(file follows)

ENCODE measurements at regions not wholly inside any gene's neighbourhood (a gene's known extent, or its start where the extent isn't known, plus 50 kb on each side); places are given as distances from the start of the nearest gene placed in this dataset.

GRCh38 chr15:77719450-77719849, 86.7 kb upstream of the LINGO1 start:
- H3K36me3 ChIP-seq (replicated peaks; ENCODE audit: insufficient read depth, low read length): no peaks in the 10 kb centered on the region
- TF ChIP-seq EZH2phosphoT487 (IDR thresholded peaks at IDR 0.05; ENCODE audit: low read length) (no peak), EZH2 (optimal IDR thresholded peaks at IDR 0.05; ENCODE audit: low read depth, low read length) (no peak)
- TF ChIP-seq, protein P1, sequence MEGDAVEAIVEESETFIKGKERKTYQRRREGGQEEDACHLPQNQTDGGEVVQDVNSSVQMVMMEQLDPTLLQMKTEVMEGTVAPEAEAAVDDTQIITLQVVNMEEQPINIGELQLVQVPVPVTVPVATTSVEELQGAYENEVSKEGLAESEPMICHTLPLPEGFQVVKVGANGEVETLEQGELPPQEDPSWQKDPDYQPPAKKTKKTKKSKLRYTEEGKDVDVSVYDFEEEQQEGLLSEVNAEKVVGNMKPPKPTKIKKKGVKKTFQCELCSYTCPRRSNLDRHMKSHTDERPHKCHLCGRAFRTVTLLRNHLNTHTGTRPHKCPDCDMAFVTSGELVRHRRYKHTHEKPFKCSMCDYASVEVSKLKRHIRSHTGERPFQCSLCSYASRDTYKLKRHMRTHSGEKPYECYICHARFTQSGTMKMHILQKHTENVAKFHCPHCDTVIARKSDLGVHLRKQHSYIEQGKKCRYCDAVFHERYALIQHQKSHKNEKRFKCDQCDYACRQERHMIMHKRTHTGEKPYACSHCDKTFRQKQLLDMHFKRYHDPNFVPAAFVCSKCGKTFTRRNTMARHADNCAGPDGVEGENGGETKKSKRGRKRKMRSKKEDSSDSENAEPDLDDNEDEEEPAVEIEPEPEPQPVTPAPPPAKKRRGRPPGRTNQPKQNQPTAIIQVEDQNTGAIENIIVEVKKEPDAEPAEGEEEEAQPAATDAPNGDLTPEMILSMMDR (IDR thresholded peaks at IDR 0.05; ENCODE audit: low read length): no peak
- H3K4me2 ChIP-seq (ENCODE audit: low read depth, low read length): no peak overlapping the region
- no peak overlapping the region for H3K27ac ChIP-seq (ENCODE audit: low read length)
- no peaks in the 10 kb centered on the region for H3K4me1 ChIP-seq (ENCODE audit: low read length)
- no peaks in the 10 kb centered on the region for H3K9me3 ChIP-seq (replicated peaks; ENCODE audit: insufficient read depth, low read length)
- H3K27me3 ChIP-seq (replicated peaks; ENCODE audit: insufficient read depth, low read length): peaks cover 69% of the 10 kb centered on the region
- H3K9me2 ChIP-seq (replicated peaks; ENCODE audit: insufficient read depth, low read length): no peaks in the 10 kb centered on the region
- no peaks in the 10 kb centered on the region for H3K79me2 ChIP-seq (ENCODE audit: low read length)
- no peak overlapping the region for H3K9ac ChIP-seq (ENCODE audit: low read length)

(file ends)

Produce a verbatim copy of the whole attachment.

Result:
ENCODE measurements at regions not wholly inside any gene's neighbourhood (a gene's known extent, or its start where the extent isn't known, plus 50 kb on each side); places are given as distances from the start of the nearest gene placed in this dataset.

GRCh38 chr15:77719450-77719849, 86.7 kb upstream of the LINGO1 start:
- H3K36me3 ChIP-seq (replicated peaks; ENCODE audit: insufficient read depth, low read length): no peaks in the 10 kb centered on the region
- TF ChIP-seq EZH2phosphoT487 (IDR thresholded peaks at IDR 0.05; ENCODE audit: low read length) (no peak), EZH2 (optimal IDR thresholded peaks at IDR 0.05; ENCODE audit: low read depth, low read length) (no peak)
- TF ChIP-seq, protein P1, sequence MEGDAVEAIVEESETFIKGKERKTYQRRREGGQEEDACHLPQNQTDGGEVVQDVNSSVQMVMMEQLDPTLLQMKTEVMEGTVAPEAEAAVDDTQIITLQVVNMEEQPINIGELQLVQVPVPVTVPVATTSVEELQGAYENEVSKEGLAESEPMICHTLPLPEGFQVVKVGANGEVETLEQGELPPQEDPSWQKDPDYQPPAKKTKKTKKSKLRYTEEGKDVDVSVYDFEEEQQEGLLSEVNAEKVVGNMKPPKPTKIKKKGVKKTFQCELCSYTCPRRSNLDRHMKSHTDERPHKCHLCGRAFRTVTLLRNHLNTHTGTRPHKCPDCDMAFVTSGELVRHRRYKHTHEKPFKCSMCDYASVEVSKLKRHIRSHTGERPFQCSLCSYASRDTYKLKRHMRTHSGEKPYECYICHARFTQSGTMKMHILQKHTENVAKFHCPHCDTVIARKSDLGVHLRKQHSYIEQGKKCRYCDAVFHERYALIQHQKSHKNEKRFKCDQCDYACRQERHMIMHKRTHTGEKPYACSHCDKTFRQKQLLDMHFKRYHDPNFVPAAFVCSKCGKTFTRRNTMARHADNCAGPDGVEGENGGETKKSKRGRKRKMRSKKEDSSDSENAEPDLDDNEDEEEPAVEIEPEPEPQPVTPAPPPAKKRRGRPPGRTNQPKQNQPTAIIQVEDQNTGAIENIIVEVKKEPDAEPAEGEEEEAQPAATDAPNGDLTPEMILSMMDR (IDR thresholded peaks at IDR 0.05; ENCODE audit: low read length): no peak
- H3K4me2 ChIP-seq (ENCODE audit: low read depth, low read length): no peak overlapping the region
- no peak overlapping the region for H3K27ac ChIP-seq (ENCODE audit: low read length)
- no peaks in the 10 kb centered on the region for H3K4me1 ChIP-seq (ENCODE audit: low read length)
- no peaks in the 10 kb centered on the region for H3K9me3 ChIP-seq (replicated peaks; ENCODE audit: insufficient read depth, low read length)
- H3K27me3 ChIP-seq (replicated peaks; ENCODE audit: insufficient read depth, low read length): peaks cover 69% of the 10 kb centered on the region
- H3K9me2 ChIP-seq (replicated peaks; ENCODE audit: insufficient read depth, low read length): no peaks in the 10 kb centered on the region
- no peaks in the 10 kb centered on the region for H3K79me2 ChIP-seq (ENCODE audit: low read length)
- no peak overlapping the region for H3K9ac ChIP-seq (ENCODE audit: low read length)